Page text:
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October 30, 2022 - #4859 Music & the Spoken Word

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Conductors: Mack Wilberg and Ryan Murphy
Organist: Joseph Peeples
Announcer: Lloyd Newell

“Redeemer of Israel”1,2
Music: Freeman Lewis
Lyrics: William W. Phelps; adapted from Jose Swain
Arrangement: Mack Wilberg

“Let There Be Light!”
Music: Gilbert M. Martin
Lyrics: John Marriott

“There Is Sunshine in My Soul Today” 2,3
Music: John R. Sweney
Lyrics: Eliza E. Hewitt
Arrangement: Mack Wilberg

“Trumpet Tune in A Major” (organ solo)
Music: James C. Kasen

“Down to the River to Pray”4
Music and Lyrics: American folk hymn
Arrangement: Mack Wilberg

Music: Michael Finlinson Moody
Lyrics: Beatrice Goff Jackson
Arrangement: Richard Elliott

“Music Everywhere”
Music: Ryan Murphy
Lyrics: Adapted from S. W. Foster 

  1. From the album Called to Serve.
  2. From the album Then Sings My Soul.
  3. From the album This is the Christ.
  4. From the album Come, Thou Fount of Every Blessing.
  5. From the album Teach Me To Walk In The Light.

The Spoken Word

With Faith

With good reason, we often admire people who are persistent, resilient—those who face hardship but simply refuse to quit. We stand in awe of their grit and self-confidence, and we say to ourselves, “If only I had that kind of willpower.”

Whether we’re facing physical or spiritual challenges, mental or emotional hurdles, sometimes the best we can do is simply keep going. Consider these inspiring words from a resilient man of faith, President Russell M. Nelson: “Whenever an undertaking is begun, both the energy and the will to endure are essential…Whatever your work may be, endure at the beginning, endure through opposing forces along the way, and endure to the end.”1

An unknown poet expressed it this way:

Stick to your task till it sticks to you;
Beginners are many, but enders are few.
Honor, power, place, and praise
Will come, in time, to the one who stays.
Stick to your task till it sticks to you;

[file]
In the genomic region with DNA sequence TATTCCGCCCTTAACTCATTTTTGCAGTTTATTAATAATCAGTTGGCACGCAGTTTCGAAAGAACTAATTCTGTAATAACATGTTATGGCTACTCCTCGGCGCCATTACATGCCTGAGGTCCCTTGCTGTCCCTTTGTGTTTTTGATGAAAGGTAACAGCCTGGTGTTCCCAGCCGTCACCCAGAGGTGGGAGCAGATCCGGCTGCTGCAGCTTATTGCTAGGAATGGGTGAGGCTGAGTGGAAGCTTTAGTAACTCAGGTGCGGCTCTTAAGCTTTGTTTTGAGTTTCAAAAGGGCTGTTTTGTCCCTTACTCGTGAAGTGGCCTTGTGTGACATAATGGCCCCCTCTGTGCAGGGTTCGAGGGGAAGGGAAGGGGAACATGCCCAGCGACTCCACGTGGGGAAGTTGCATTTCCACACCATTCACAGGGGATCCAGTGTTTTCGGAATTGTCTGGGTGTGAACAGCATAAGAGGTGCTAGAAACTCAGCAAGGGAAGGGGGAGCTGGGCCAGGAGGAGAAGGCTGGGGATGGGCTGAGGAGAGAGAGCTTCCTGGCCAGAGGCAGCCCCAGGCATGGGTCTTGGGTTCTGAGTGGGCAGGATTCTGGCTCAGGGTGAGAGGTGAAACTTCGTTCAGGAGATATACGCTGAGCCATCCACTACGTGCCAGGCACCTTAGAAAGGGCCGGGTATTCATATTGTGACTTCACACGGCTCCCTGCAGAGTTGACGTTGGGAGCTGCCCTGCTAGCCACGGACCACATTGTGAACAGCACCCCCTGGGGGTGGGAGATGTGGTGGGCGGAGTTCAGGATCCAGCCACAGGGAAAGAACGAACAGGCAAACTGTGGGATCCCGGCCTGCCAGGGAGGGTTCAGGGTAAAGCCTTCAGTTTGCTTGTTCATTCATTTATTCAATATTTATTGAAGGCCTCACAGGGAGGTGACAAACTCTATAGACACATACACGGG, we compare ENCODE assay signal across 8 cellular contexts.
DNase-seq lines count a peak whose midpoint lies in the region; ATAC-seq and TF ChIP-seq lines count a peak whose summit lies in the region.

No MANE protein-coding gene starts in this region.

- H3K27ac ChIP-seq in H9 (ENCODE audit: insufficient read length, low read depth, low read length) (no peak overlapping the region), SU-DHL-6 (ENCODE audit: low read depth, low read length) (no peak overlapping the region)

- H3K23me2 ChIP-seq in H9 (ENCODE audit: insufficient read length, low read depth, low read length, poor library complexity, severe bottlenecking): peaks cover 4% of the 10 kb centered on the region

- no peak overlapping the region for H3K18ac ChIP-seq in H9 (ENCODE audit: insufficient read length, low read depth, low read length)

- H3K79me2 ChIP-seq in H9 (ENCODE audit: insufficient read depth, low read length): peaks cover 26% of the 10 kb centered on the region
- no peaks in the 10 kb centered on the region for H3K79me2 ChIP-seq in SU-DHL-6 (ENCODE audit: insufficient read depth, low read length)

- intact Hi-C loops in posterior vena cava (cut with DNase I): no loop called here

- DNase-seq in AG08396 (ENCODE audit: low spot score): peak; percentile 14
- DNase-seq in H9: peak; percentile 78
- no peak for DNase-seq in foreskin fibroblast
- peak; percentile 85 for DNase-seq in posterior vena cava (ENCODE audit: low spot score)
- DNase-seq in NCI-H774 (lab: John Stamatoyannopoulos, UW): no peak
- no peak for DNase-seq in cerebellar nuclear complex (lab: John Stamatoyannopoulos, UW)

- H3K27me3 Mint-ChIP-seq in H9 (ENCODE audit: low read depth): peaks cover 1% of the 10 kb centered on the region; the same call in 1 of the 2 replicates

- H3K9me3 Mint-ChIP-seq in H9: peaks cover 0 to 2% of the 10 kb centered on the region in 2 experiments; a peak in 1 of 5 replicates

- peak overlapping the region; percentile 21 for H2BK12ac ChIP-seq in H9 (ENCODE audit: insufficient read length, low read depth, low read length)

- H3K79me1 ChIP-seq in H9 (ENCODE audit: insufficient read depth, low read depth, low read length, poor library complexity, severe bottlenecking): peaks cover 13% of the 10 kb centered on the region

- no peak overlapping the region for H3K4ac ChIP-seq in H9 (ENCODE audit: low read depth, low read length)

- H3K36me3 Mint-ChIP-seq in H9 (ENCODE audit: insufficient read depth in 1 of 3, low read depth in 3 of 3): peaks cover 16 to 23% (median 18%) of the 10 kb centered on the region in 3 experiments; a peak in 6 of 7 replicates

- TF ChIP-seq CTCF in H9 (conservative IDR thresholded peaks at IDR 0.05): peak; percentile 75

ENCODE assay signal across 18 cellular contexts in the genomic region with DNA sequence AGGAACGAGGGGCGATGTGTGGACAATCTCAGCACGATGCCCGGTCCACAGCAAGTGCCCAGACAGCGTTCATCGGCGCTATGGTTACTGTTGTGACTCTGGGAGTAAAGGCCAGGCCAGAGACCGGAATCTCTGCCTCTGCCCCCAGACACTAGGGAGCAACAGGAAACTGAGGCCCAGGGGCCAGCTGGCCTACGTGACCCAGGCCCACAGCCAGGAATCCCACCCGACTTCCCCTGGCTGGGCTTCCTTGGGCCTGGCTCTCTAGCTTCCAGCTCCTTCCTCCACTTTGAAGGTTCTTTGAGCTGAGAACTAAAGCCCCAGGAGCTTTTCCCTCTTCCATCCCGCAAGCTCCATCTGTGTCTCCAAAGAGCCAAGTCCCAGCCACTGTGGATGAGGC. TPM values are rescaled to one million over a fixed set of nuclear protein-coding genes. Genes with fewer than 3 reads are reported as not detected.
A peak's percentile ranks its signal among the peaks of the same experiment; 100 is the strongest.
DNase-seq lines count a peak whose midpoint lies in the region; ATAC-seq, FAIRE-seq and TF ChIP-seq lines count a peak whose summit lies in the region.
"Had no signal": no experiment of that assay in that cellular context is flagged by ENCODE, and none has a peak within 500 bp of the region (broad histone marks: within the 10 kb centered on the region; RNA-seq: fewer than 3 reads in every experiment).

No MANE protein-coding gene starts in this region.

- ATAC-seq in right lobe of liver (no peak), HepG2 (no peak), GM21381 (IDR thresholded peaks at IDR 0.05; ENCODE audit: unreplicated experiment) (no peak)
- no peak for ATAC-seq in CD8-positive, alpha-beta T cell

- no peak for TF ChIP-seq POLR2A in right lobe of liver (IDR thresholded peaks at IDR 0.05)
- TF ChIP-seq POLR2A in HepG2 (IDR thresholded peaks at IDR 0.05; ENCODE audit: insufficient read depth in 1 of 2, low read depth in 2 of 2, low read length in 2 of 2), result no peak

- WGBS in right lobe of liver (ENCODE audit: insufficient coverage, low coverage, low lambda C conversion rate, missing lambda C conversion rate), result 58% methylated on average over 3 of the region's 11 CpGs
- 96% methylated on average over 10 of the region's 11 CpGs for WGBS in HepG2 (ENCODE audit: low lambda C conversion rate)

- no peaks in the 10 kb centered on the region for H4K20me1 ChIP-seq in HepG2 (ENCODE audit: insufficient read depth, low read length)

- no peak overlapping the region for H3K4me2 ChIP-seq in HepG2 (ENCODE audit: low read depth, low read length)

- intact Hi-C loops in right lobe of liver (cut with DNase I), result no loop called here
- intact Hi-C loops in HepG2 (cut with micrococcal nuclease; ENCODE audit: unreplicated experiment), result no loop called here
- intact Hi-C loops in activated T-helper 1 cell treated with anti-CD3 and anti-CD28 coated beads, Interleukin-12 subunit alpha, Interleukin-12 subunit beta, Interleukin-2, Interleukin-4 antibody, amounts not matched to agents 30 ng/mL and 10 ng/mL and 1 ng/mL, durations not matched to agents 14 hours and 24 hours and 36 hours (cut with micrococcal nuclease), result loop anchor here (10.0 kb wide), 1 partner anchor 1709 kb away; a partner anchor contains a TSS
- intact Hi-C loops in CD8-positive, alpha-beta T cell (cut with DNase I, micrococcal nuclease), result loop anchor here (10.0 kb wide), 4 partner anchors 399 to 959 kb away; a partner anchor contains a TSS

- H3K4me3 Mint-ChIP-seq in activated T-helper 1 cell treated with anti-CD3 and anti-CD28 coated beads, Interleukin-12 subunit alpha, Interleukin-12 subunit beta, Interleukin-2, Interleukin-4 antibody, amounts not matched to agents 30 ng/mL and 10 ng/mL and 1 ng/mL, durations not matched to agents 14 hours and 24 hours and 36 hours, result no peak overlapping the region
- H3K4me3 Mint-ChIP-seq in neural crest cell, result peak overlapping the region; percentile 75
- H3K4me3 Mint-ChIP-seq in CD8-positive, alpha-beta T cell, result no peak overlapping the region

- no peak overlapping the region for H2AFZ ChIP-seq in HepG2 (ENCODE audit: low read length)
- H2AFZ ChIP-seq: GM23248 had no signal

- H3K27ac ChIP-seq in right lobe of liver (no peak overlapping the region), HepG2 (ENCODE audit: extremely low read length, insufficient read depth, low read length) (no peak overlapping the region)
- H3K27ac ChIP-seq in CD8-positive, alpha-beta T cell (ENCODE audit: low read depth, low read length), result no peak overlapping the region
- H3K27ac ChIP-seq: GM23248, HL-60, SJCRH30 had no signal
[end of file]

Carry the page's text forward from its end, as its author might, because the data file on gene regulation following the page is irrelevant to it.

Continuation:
Bend at it, sweat at it, smile at it too;
For out of the bend and the sweat and the smile
Will come life’s victories, after awhile.2

But what about those times when our will is high but our power is low? Where do we find “the energy … to endure”? When faced with difficulties, a married couple often turns to each other and says, “All we can do is go forward.” But eventually they added two important words to their familiar refrain: “All we can do is go forward with faith.”

In many cases, those resilient, self-confident people we admire would tell us that their confidence is not solely in themselves. We are not expected to endure on our own. Every one of “life’s victories” is a team victory. We all need love and support, wisdom and encouragement from others. And most of all, we need the Lord Jesus Christ and His strengthening, sustaining influence. Indeed, the best kind of willpower comes from a higher power. It is our faith that unlocks that power.

Faith helps us look beyond our current struggles. Faith gives us confidence beyond our own, empowering us to press forward to a future that’s even better than we can imagine. That’s the difference between enduring to the end and enduring to the end with faith.

  1. Russell M. Nelson, Endure and Be Lifted Up,” Ensign, May 1997, 71.
  2. “Stick to Your Task,” in Jack M. Lyon and others, eds., Best-Loved Poems of the LDS People (1996), 255–56.